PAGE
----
I was thinking today about the couple of pages Hemingway wrote on the craft of writing that were to be part of “Big Two-Hearted River.” As I recall, he wants to write the way Cezanne painted—daubs of paint invoking the scene (apples I think) rather than filling in all the details. Perhaps that is a commonplace and Hemingway’s influence has long since passed, but I was struck to learn that Bruce Chatwin carried In Our Time with him while wandering South America. Near the end of his book, he writes, “The walls of the dining-room were a hard blue. The floor was covered with blue plastic tiles, and the tablecloths floated above it like chunks of ice.” Ernest was looking over his shoulder as he wrote that. This morning I skipped the hotel’s free coffee [sic] for one last tall cappuccino at the Tapiz. Today the sidewalks and cafe swarmed with backpackers, most with clean bright equipment to match their smiles. The barista proudly presented my order in a tall clear glass perfectly layered—dark coffee, milky middle and foamy top. It reminded me of Jello 1-2-3 from my youth, but was much more satisfying. The bus station was even more crowded by mammoth backpacks dwarfing their carriers. After some jostling and confusion, we made our way out of the city and past the airport. Now I finally got a sense of the sheer vastness of the Patagonian desert. Flat fields covered with brown grass and choked in places by gorse stretch to the distant horizon. Nothing interrupts the view except the occasional shabby estancia and, in the far north, the edges of the cordillera. The road runs close to the Argentinian border and it is definitely cattle country. The bus passed several towns or villages, it was hard to tell. Some seemed a main house surrounded by an expanding circle of smaller places. One was larger and looked to have some sort of stadium which I first thought was a soccer field, but a horse track is maybe more likely. A place for 21st century gauchos to show their skills. I never think of the word “gaucho” without being taken back to music classes at Woodstock Elementary School where Mrs. Danley taught us a song: “See the gaucho ride the pampas/ ride the pampas green and wide/ with his ? And ? And a bolo by his side.” I have no idea the provenance of that song, but it was the first time I learned of South American cowboys, bolos, and the pampas. Like all sorts of other detritus, it sloshes about my head even today (along with my gratitude for Mrs. Danley’s infinite patience).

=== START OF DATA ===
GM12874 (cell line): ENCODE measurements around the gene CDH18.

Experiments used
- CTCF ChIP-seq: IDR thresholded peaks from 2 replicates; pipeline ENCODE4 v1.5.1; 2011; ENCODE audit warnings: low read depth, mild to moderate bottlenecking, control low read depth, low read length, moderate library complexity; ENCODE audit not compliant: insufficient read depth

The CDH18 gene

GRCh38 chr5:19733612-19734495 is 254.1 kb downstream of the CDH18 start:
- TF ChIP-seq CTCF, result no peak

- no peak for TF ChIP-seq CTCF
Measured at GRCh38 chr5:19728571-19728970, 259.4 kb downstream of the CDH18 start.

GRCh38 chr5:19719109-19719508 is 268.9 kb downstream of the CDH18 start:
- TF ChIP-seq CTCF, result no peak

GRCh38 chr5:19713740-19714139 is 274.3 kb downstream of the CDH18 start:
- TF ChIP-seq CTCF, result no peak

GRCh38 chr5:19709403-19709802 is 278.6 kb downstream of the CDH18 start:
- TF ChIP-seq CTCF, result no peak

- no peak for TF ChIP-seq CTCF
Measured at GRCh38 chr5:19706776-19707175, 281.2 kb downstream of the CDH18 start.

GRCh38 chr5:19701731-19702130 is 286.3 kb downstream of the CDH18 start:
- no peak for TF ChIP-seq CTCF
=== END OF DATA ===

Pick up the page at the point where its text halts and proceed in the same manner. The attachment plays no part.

Puerto Natales has the feeling of a ski town without skiers. Full of outdoor stores, equipment rentals, some micro-breweries, and lots of people wandering around in trekking clothes. Most of the houses are one-story sitting on small lots, and the town spreads out widely over the flats edging right up to the curve of the lake. Across is the Torres del Paine park. At one time this was a meatpacking town with a small train to move the product (I’m not sure if it was cattle or the butchered meat). The narrow gauge engine sits in a place of honor in its own square looking very much like a missing friend of Thomas the Tank Engine. Across the street is a brewpub that makes surprisingly good ale and has bottles of some great USA brews. Beside it is a restaurant roasting full carcasses on leaning iron crosses over an open fire, so the meat tradition continues. Getting reservations to trek distance in the park is like trying to thru-hike the White Mountains on a limited budget, but more difficult. I’ve gone from trying to do the O circuit, to the W, and now maybe just the I (I made that last one up). Have a day or two to get organized, and there will be plenty of trekking further north later so no worries. To be honest, the park is probably as crowded as the White mountains, so not exactly the solitude required for good trekking. For now I’m enjoying a very clean and pleasant hostel—when everyone speaks, it sounds like the UN.

T. Hugh Crawford